Tables

Key resources table
Reagent type
(species) or resource
DesignationSource or referenceIdentifiersAdditional
information
Genetic reagent (D. melanogaster)BAC{Notch}BloomingtonDrosophila Stock CenterBDSC:38665; RRID:BDSC_81271FlyBase symbol: PBac{N-GFP.FLAG}VK00033
Genetic reagent (D. melanogaster)N[55e11]BloomingtonDrosophila Stock CenterBDSC:28813; RRID:BDSC_28813
Genetic reagent (D. melanogaster)H[1]BloomingtonDrosophila Stock CenterBDSC:515; RRID:BDSC_515
Genetic reagent (D. melanogaster)kto[T241]BloomingtonDrosophila Stock CenterBDSC:63126; RRID:BDSC_63126
Genetic reagent (D. melanogaster)kto[T631]BloomingtonDrosophila Stock CenterBDSC:63125; RRID:BDSC_63125
Genetic reagent (D. melanogaster)skd[T13]BloomingtonDrosophila Stock CenterBDSC:63123; RRID:BDSC_63123
Genetic reagent (D. melanogaster)skd[T413]BloomingtonDrosophila Stock CenterBDSC:63124; RRID:BDSC_63124
Genetic reagent (D. melanogaster)cdk8[K185]PMID:11171343
Genetic reagent (D. melanogaster)cycC[Y5]PMID:11171343
Genetic reagent (D. melanogaster)ago[1]PMID:11565033
Genetic reagent (D. melanogaster)ago[3]PMID:11565033
Cell line (H. sapiens)HEK293TPMID:23806616Stable expression of CLuc-RBPjK and Notch1-NLuc
Cell line (M. musculus)mK4PMID:11850199RRID:CVCL_9T80
Cell line (M. musculus)OT-13PMID:9374409RRID:CVCL_T371wild-type embryonic fibroblast
Cell line (M. musculus)OT-11PMID:9374409RRID:CVCL_T370RBPjK deficient embryonic fibroblast
Antibodyanti-NICD Cleaved Notch1 Val1744 D3B8 (Rabbit monoclonal)CSTCat # 4147; RRID:AB_2153348WB (1:1000)
Antibodyanti-Notch1 Clone D1E11 (Rabbit monoclonal)CSTCat# 3608; RRID:AB_2153354WB (1:1000)
Antibodyanti-cut (Mouse monoclonal)DSHBCat# 2B10IF (1:50)
Antibodyanti-β-Actin Clone AC-15 (Mouse monoclonal)Sigma-AldrichCat# A5441; RRID:AB_476744WB (1:4000)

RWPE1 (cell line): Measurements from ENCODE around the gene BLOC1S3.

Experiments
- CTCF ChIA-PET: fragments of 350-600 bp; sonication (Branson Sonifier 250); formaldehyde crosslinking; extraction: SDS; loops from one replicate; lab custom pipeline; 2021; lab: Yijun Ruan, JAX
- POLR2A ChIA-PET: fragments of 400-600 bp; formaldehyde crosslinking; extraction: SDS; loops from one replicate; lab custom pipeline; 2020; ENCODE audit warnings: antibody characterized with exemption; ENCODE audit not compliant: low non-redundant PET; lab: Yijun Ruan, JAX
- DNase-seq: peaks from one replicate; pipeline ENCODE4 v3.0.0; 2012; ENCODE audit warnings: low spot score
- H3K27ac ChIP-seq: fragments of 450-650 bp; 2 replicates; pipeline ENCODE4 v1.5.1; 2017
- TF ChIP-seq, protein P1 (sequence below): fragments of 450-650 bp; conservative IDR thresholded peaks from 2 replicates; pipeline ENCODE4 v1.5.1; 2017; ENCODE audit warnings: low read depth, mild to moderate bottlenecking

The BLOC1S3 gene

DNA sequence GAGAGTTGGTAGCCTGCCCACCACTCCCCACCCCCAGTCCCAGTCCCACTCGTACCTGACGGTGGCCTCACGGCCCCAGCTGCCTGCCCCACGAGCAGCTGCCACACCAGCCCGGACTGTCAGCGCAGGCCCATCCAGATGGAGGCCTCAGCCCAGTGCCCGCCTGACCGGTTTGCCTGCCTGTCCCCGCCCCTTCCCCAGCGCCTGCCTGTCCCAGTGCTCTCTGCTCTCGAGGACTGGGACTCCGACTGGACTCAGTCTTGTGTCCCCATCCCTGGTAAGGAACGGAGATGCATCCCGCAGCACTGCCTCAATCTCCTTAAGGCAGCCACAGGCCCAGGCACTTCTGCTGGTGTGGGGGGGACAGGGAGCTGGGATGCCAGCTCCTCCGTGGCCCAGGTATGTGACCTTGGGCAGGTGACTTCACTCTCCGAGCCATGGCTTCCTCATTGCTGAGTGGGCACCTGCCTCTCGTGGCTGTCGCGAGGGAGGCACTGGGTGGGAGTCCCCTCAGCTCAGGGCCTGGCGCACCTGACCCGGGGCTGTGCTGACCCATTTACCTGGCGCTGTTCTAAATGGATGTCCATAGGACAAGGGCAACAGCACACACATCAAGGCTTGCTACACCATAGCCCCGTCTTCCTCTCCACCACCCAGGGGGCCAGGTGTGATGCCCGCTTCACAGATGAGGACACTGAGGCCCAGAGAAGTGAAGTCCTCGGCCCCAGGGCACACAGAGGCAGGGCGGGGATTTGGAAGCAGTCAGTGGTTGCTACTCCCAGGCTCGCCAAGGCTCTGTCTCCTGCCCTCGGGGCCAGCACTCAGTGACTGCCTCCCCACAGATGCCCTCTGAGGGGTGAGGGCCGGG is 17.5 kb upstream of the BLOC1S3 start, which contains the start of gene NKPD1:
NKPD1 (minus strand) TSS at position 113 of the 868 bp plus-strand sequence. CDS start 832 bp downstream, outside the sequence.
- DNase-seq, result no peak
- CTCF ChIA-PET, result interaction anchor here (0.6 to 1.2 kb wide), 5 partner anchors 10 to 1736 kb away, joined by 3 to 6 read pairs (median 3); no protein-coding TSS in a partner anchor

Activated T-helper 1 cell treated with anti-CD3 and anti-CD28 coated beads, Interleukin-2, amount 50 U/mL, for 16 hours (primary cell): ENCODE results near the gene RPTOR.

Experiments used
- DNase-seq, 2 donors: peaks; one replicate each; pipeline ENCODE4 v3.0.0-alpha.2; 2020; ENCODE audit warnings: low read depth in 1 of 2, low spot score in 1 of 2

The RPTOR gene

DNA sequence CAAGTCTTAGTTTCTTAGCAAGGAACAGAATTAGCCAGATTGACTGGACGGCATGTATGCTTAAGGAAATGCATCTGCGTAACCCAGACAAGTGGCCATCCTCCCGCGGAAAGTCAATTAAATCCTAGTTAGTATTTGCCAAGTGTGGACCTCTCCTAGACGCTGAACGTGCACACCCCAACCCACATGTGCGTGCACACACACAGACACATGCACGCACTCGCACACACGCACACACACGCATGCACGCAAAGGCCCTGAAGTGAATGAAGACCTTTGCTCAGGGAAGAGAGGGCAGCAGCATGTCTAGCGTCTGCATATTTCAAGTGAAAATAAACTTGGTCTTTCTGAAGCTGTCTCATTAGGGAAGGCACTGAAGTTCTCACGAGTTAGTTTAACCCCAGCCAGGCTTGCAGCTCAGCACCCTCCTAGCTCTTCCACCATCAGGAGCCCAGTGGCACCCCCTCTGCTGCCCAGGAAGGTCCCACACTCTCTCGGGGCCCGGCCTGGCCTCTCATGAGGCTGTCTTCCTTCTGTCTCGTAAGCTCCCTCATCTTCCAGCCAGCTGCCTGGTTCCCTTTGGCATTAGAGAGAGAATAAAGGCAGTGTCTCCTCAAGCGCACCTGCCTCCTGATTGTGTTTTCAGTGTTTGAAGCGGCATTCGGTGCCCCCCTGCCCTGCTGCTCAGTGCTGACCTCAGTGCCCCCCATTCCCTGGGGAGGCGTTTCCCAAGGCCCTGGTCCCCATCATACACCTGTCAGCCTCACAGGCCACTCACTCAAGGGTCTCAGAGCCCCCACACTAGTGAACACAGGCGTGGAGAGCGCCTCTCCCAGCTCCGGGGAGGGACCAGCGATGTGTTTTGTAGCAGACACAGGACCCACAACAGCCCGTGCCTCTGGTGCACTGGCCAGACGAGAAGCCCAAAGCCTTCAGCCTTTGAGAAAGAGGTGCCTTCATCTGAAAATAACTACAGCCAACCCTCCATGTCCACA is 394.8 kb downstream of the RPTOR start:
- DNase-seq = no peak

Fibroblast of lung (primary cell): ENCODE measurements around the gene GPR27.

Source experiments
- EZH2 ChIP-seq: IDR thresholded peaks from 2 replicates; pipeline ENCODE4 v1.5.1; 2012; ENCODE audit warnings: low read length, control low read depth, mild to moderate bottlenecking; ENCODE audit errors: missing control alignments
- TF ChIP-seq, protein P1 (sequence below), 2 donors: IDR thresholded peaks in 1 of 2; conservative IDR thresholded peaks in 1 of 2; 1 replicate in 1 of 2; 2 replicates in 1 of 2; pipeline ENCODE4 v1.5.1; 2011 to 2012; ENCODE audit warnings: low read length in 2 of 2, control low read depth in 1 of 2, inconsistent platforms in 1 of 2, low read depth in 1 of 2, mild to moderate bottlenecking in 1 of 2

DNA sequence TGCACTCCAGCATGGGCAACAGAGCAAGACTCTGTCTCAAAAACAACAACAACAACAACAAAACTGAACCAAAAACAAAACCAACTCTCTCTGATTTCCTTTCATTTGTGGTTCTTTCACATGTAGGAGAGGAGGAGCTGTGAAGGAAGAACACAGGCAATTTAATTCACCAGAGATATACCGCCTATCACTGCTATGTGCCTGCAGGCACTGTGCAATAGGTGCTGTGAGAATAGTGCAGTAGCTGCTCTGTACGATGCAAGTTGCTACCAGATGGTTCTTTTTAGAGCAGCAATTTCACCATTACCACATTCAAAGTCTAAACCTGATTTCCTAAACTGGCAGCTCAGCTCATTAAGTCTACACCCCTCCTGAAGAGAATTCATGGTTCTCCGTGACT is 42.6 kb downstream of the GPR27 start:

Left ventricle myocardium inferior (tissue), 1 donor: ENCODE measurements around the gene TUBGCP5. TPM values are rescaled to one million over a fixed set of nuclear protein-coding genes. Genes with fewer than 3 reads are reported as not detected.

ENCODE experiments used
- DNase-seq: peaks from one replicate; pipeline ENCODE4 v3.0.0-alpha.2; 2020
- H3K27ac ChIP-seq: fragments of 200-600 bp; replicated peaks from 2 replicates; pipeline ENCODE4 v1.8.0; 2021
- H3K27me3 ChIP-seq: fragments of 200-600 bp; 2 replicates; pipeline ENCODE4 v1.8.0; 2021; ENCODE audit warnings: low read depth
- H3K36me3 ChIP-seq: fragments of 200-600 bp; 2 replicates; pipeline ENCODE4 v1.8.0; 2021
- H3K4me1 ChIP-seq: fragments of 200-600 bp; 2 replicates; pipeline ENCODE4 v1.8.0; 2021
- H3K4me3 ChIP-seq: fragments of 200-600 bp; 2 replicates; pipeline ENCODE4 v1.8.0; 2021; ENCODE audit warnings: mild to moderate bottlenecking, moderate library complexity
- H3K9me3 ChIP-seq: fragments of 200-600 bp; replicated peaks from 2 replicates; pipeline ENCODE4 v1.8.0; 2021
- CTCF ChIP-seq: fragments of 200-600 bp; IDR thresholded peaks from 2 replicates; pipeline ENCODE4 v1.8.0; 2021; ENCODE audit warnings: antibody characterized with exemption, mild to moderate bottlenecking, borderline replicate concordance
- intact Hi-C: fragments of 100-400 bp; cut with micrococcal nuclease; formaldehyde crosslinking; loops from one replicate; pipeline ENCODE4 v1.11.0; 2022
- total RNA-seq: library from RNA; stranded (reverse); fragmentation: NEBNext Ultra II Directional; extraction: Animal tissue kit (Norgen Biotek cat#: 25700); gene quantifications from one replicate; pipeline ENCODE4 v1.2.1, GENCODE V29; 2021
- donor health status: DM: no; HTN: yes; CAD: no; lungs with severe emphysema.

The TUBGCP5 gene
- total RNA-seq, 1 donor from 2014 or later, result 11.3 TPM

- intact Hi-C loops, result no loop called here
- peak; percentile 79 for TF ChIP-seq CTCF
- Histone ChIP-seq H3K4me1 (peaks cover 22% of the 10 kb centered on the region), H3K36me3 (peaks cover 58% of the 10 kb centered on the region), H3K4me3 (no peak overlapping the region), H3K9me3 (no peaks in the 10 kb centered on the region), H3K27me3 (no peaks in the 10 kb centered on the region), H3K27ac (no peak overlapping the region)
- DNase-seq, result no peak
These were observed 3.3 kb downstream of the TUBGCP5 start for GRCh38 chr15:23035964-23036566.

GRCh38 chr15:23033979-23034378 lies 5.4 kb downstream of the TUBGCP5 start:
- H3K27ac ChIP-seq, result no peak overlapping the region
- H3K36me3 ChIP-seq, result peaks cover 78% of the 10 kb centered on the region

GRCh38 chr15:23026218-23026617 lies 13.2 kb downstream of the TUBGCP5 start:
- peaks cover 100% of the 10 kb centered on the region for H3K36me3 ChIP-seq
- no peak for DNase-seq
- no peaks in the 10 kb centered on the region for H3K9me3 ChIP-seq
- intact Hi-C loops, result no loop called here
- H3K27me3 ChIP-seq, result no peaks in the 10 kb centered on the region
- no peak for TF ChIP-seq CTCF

Antibodyanti- MAML1 D3E9 (Rabbit monoclonal)CSTCat# 11959; RRID:AB_2797778WB (1:1000)
Antibodyanti-MAML2 (Rabbit polyclonal)CSTCat# 4618; RRID:AB_2139273WB (1:1000)
Antibodyanti-MAML3 (Rabbit polyclonal)BethylCat# A300-684A; RRID:AB_2266032WB (1:1000)
Antibodyanti-RUNX1 D4A6 (Rabbit monoclonal)CSTCat# 8529; RRID:AB_10950225WB (1:1000)
AntibodyECL anti-rabbit-HRPGE HealthcareCat# NA934; RRID:AB_772206WB (1:5000)
AntibodyECL anti-mouse-HRPGE HealthcareCat# NA931; RRID:AB_772210WB (1:5000)
Sequence-based reagentMAML1 exon1 PX458 FThis paperguide RNACACCGCCGAAGTGGCAGCCGGCGCC
Sequence-based reagentMAML1 exon1 PX458 RThis paperguide RNAAAACGGCGCCGGCTGCCACTTCGGC
Sequence-based reagentMAML1 exon1 PX459 FThis paperguide RNACACCGCGCCGGAAGAGGCGTTTTC
Sequence-based reagentMAML1 exon1 PX459 RThis paperguide RNAAAACGAAAACGCCTCTTCCGGCGC
Sequence-based reagentMAML2 exon1 PX458 FThis paperguide RNACACCGGGGGCCTCCCAGTAAATAA
Sequence-based reagentMAML2 exon1 PX458 RThis paperguide RNAAAACTTATTTACTGGGAGGCCCCC
Sequence-based reagentMAML2 exon1 PX459 FThis paperguide RNACACCGACTCCCACCAGTGATTAGTT
Sequence-based reagentMAML2 exon1 PX459 RThis paperguide RNAAAACAACTAATCACTGGTGGGAGTC
Sequence-based reagentMAML3 exon1 PX458 FThis paperguide RNACACCGCTCCCGGGGCACACTATTT
Sequence-based reagentMAML3 exon1 PX458 RThis paperguide RNAAAACAAATAGTGTGCCCCGGGAGC
Sequence-based reagentMAML3 exon1 PX459 FThis paperguide RNACACCGCTCACTGGGGTGCGCGTTG
Sequence-based reagentMAML3 exon1 PX459 RThis paperguide RNAAAACCAACGCGCACCCCAGTGAGC
Chemical compound, drugActinomycin DSigma-AldrichCat# A1410
Chemical compound, drugSenexin AR and DCat# 4875
Chemical compound, drugSEL120-34AMedchemexpressCat# HY-111388A
Chemical compound, drugCIPNEBCat# M0525S
Chemical compound, drugD-LuciferinGoldbioCat# LUCK-100
Chemical compound, drugTrypsin-EDTAGibcoCat# 25300–120
Chemical compound, drugSuperSignalFemto West Chemoluminescent SubstrateThermo-Fisher ScientificCat# PI34095
Software, algorithmMATLABMathworksRRID:SCR_001622Codes available at https://github.com/OhadGolan/NICD-concentration-in-the-nucleus-as-by-binding-site-coupled-NICD-degradation

Data availability

All data generated or analysed during this study are included in the manuscript and supporting files.

Additional files

Supplementary file 1

Genetic crosses performed to generate the analyzed progeny.

All genotypes of Drosophila fly lines mated to generate the offspring and data shown in each experimental Figure.

https://cdn.elifesciences.org/articles/53659/elife-53659-supp1-v2.docx
Transparent reporting form
https://cdn.elifesciences.org/articles/53659/elife-53659-transrepform-v2.pdf